In 2002 the United States Congress and Bureau of Indian Affairs met to discuss the bill S.1392, which established procedures for the Bureau of Indians Affairs of the Department of Interior, with respect to the tribal recognition. Bill S. 1393 was also discussed, as it ensured full and fair participation in decision making processes at the Bureau of Indian Affairs via grants. Both bills addressed what services, limitations, obligations, and responsibilities a federally recognized tribe possessed. The bills excluded any splinter groups, political factions, and any groups formed after December 31, 2002.
The Bureau of Indian Affairs has been sued four times in class action overtime lawsuits brought by the Federation of Indian Service Employees, a union which represents the federal civilian employees of the Bureau of Indian Affairs, the Bureau of Indian Education, the Assistant Secretary of Indian Affairs and the Office of the Special Trustee for Indian Affairs. As of 2012 the union is represented by the Law Offices of Snider & Associates, LLC, which concentrates in FLSA overtime class actions against the federal government and other large employers. The grievances allege widespread violations of the Fair Labor Standards Act and claim tens of millions of dollars in damages.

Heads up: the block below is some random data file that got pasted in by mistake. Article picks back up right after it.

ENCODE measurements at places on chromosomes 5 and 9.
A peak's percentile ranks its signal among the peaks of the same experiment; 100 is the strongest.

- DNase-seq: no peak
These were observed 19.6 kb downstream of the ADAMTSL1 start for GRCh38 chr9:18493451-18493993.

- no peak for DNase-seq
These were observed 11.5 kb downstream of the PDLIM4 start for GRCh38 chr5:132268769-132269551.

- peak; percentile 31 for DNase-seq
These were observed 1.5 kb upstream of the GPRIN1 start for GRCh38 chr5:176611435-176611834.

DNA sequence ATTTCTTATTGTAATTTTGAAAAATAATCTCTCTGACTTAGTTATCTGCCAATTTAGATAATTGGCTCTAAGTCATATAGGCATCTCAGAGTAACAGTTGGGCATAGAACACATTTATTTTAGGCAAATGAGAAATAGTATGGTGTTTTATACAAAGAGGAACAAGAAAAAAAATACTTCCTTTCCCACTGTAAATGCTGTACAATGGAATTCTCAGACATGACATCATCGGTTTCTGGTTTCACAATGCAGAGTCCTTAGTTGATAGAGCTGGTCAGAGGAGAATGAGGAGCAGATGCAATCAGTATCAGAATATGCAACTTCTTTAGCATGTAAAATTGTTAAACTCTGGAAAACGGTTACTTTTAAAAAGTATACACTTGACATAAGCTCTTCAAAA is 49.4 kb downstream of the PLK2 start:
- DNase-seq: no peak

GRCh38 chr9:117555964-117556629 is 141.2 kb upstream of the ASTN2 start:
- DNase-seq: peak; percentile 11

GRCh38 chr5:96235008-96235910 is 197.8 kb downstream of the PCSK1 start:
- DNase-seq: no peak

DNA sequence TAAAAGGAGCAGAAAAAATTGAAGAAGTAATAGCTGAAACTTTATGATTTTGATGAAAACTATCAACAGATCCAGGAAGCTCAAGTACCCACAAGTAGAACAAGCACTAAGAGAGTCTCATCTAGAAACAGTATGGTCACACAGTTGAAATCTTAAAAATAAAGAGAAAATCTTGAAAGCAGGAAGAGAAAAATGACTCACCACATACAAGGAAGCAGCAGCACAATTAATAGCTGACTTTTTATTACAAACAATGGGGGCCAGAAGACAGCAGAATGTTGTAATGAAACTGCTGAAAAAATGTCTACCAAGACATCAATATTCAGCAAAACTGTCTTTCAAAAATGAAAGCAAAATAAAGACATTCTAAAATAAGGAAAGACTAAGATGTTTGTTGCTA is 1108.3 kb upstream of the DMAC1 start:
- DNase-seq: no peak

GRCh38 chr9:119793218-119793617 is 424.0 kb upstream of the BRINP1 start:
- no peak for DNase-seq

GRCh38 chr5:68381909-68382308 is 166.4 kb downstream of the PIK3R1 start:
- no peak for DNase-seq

Cobell vs. Salazar, a major class action case related to trust lands, was settled in December 2009. The suit was filed against the U.S. Department of Interior, of which the BIA is a part. A major responsibility has been the management of the Indian trust accounts. This was a class-action lawsuit regarding the federal government's management and accounting of more than 300,000 individual American Indian and Alaska Native trust accounts. A settlement fund totaling $3.4 billion is to be distributed to class members. This is to compensate for claims that prior U.S. officials had mismanaged the administration of Indian trust assets. In addition, the settlement establishes a $2 billion fund enabling federally recognized tribes to voluntarily buy back and consolidate fractionated land interests.
The bureau is currently trying to evolve from a supervisory to an advisory role. However, this has been a difficult task as the BIA is known by many Indians as playing a police role in which the U.S. government historically dictated to tribes and their members what they could and could not do in accordance with treaties signed by both.
Commissioners and Assistant Secretaries of Indian Affairs include:
in 1806, an Office of Indian Trade was created within the War Department